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The Blessing and Curse and the Renewing of the Covenant—the Last Discourse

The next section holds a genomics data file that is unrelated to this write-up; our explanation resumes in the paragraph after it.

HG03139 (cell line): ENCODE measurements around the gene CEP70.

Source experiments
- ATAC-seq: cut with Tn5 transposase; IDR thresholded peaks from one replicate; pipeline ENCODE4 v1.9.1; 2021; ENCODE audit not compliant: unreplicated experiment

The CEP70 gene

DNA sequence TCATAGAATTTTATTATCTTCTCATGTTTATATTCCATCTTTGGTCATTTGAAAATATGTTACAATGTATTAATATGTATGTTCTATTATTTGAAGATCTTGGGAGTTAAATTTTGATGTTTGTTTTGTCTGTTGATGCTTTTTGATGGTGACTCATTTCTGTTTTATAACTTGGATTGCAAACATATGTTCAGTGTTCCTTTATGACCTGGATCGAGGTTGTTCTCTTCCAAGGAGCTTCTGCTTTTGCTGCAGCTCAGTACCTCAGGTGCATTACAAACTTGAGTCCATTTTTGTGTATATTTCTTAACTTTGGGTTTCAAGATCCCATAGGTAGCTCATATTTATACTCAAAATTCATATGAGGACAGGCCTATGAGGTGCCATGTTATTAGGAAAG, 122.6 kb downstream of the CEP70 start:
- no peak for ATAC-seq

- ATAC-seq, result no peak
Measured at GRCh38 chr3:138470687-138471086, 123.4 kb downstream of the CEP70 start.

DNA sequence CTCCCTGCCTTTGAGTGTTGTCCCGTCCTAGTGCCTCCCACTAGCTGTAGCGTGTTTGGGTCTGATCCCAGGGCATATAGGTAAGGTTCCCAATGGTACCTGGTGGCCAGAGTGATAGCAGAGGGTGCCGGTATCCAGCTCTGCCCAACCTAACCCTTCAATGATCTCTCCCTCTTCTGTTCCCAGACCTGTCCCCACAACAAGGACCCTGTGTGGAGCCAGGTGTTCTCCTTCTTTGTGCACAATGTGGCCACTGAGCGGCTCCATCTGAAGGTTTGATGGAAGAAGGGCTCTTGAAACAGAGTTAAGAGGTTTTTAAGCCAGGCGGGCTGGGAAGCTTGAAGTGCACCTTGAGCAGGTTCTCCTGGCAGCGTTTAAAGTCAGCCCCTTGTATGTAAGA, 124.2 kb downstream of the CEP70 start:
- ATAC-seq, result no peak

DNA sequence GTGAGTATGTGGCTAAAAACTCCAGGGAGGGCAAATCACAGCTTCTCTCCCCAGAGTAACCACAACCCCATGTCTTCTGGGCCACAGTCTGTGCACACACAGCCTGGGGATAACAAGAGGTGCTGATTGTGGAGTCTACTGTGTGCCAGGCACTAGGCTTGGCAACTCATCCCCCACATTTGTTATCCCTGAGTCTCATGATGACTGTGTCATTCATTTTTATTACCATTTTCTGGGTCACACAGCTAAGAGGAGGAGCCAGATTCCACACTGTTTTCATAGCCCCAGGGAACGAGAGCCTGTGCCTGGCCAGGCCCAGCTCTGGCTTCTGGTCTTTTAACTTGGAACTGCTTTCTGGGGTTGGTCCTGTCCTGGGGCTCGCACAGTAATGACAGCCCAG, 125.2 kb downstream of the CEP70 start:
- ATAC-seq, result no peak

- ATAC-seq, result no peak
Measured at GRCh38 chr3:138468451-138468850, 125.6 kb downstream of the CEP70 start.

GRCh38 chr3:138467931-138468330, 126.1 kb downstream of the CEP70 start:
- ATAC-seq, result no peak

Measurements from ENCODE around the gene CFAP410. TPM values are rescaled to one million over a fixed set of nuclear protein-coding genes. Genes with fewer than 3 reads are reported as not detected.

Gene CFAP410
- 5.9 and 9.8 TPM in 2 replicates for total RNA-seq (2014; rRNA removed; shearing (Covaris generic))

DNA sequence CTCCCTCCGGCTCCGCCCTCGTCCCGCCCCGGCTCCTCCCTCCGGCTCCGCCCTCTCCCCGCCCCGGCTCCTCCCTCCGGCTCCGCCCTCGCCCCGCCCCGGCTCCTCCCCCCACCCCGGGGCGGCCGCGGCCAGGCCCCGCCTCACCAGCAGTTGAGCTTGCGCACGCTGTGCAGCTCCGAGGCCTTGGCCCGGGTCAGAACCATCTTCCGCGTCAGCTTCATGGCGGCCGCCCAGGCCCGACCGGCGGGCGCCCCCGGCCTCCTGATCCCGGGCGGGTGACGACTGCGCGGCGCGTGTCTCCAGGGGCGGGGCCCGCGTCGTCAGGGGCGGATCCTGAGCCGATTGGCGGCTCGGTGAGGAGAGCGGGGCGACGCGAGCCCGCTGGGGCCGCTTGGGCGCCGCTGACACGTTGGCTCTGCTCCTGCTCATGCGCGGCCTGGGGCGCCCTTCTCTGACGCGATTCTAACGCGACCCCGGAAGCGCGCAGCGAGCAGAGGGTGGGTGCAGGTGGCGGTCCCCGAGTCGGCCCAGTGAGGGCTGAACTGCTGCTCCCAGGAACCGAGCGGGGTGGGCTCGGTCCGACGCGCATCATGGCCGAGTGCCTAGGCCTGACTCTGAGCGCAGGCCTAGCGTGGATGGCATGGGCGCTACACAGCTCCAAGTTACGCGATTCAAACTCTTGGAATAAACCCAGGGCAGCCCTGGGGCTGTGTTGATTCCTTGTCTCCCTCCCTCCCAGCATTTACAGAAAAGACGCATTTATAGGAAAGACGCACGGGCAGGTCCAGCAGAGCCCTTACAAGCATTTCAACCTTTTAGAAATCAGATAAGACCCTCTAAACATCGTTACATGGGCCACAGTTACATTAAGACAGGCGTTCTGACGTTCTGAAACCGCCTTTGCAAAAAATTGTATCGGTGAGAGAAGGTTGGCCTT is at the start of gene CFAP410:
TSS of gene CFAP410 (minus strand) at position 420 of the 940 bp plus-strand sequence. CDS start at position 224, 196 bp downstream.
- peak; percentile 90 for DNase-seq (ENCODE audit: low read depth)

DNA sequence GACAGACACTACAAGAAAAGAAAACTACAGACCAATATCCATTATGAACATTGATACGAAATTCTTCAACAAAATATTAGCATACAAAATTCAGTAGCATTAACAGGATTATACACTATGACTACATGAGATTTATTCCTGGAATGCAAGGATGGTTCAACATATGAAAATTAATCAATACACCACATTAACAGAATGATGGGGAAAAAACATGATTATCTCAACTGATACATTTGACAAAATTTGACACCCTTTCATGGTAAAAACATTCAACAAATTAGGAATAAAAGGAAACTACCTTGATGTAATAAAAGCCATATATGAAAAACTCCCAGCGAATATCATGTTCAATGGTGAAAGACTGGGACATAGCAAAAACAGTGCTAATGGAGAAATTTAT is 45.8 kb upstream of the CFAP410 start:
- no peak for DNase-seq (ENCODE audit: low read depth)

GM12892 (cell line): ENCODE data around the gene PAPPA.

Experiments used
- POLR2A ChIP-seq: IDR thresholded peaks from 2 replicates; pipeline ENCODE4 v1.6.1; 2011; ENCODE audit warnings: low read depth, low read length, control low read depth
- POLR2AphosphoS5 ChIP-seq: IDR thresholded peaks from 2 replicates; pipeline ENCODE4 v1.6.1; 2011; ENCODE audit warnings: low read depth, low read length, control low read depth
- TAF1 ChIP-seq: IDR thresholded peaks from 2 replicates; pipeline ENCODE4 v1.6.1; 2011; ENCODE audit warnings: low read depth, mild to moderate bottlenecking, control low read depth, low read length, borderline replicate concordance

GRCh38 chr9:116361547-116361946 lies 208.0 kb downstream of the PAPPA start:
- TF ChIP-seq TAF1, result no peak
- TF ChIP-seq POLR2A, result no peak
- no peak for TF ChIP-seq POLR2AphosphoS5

Deuteronomy 28— 30